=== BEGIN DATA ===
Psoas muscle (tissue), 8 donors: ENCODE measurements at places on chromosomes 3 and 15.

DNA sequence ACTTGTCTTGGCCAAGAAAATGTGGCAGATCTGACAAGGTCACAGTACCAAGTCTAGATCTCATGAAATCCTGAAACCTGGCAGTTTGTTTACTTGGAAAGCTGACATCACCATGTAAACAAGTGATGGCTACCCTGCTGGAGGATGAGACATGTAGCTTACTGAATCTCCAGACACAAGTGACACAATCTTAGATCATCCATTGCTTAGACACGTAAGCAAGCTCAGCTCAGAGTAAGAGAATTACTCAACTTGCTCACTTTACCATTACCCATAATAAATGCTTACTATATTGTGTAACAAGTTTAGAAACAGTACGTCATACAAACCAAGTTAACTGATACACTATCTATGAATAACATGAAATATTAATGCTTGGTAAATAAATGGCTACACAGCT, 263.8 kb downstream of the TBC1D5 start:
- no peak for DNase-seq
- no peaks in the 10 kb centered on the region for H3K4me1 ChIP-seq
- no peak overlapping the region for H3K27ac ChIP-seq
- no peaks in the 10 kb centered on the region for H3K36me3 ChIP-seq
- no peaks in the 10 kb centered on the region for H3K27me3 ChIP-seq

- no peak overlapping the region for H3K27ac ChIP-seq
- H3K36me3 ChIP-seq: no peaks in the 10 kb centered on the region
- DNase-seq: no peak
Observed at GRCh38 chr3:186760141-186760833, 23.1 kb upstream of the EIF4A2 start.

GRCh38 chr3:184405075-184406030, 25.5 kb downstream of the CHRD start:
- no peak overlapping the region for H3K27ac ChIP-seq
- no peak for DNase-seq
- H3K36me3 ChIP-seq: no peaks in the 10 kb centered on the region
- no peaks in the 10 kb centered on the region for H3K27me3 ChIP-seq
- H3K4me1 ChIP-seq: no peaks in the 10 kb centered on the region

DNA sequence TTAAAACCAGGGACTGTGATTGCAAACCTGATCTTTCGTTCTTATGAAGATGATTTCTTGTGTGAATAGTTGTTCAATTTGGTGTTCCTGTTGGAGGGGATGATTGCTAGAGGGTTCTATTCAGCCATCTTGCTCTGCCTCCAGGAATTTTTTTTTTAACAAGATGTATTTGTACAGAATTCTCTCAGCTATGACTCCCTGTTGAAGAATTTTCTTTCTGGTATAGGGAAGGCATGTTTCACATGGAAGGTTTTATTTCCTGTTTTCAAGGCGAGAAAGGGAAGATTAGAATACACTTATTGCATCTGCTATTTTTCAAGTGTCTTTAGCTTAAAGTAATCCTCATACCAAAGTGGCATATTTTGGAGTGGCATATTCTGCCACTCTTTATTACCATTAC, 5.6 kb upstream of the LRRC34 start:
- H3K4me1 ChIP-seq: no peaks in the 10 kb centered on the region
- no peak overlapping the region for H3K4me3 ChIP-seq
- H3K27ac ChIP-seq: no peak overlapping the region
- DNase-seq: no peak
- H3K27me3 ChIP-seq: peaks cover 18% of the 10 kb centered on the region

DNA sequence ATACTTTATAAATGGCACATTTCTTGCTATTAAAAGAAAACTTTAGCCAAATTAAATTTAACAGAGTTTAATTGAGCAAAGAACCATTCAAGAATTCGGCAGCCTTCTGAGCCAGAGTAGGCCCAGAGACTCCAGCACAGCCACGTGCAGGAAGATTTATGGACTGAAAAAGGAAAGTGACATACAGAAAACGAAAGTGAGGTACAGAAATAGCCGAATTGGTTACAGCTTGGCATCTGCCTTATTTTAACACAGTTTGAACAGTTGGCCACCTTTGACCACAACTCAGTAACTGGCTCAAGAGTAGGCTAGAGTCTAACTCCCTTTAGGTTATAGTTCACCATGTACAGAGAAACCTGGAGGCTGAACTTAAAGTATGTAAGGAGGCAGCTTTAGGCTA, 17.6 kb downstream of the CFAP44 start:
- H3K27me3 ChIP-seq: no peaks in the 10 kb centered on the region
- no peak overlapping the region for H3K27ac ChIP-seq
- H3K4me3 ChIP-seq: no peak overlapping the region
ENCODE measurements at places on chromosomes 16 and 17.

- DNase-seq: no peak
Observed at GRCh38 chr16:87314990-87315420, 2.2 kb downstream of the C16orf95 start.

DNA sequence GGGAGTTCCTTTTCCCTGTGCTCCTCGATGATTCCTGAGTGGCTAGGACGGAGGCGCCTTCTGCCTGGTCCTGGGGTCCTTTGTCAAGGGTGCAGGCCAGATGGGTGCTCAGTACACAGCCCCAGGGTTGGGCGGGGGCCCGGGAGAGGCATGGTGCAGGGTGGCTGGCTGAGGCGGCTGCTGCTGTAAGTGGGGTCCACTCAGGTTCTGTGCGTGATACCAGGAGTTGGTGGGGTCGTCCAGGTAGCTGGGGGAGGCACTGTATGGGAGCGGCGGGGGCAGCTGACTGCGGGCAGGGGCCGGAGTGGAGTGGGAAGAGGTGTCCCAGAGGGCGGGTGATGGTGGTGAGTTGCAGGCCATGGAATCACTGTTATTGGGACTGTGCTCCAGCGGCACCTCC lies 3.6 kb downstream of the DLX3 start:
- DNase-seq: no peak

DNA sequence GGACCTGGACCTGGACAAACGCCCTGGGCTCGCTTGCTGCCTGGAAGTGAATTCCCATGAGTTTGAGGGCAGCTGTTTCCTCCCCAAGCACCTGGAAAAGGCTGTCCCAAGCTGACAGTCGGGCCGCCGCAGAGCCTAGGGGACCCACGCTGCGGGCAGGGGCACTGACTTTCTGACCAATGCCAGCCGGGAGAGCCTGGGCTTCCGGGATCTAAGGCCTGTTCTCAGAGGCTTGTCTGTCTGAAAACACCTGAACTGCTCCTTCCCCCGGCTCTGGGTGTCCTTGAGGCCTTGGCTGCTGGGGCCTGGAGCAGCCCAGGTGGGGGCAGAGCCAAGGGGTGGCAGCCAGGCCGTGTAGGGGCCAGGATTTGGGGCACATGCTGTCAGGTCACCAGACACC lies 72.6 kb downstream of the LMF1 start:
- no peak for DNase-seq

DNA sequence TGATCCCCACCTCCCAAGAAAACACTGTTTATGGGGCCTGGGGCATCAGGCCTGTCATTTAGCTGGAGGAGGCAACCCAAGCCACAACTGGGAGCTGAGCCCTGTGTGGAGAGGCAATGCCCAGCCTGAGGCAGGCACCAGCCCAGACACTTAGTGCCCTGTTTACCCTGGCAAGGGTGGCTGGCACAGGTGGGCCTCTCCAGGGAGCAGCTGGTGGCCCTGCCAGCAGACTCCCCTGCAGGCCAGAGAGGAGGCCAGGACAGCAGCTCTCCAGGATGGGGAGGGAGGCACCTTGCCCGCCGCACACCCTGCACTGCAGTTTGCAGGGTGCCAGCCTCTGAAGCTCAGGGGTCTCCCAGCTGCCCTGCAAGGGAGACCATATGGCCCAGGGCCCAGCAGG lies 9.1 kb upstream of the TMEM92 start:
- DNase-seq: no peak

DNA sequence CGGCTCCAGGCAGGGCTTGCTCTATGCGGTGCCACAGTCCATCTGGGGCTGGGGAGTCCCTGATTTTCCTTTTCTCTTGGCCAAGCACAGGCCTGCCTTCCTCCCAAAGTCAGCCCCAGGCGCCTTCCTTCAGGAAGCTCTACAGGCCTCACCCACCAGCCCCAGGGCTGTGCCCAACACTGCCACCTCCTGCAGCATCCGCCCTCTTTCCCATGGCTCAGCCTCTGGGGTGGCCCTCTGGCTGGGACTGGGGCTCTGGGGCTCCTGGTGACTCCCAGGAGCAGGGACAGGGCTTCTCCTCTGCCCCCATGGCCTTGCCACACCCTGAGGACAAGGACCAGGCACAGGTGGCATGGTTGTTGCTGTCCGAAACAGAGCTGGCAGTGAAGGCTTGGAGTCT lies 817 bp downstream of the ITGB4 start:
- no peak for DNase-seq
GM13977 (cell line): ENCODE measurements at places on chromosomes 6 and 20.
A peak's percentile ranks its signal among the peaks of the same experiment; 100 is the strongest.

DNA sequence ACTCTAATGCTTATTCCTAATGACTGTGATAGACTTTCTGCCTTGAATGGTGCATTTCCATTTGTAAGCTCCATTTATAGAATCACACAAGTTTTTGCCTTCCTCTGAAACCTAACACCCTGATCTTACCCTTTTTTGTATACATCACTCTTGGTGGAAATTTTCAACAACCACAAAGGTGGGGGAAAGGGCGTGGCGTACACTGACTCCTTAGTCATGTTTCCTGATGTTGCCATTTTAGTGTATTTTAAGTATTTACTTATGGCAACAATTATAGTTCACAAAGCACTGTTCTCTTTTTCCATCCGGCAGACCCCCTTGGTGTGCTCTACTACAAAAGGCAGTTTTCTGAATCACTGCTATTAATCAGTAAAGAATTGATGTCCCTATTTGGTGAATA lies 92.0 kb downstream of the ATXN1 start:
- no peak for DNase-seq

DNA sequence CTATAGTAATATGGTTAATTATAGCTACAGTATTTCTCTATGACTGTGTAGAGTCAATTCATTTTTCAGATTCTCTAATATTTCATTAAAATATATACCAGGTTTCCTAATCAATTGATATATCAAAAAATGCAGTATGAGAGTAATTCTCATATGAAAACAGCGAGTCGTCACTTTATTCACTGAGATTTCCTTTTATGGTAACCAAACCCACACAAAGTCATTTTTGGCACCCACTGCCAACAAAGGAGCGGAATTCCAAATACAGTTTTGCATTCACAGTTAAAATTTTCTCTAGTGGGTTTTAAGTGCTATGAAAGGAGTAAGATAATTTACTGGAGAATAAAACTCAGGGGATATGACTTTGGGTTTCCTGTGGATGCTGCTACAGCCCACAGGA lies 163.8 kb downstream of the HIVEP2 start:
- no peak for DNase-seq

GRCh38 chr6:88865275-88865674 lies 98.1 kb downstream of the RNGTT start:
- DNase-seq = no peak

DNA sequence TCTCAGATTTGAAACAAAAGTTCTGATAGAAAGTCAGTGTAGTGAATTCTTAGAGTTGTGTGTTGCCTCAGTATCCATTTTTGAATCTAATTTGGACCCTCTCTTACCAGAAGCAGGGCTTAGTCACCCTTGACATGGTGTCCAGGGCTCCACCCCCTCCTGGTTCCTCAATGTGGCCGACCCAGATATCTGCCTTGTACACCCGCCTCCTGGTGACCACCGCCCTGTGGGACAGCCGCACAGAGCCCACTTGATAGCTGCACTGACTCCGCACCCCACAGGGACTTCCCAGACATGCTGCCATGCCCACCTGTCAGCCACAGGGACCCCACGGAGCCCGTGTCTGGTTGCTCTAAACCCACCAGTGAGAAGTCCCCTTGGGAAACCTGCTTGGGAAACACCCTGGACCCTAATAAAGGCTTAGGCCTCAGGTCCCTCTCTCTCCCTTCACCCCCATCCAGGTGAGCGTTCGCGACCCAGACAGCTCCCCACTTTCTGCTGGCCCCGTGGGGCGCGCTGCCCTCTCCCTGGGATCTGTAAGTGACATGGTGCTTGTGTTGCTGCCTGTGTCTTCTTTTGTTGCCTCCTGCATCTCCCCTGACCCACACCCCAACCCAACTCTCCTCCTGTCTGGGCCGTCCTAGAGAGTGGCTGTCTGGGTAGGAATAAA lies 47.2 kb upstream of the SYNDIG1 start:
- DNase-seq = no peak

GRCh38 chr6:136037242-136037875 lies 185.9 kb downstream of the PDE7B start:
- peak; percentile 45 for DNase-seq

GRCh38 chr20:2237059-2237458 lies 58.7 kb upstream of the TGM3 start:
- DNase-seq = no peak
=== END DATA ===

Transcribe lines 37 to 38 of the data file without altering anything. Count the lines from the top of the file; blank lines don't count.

DNA sequence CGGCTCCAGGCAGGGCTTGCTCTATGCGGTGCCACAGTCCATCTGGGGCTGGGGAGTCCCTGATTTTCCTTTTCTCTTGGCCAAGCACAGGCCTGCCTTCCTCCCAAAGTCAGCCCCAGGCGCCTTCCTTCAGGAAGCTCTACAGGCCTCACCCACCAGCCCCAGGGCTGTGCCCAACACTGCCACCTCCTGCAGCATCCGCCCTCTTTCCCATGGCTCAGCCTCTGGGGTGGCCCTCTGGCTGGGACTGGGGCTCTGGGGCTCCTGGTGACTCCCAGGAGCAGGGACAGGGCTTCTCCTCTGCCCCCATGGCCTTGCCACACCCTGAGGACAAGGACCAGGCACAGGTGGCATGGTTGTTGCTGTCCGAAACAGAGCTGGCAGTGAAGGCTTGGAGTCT lies 817 bp downstream of the ITGB4 start:
- no peak for DNase-seq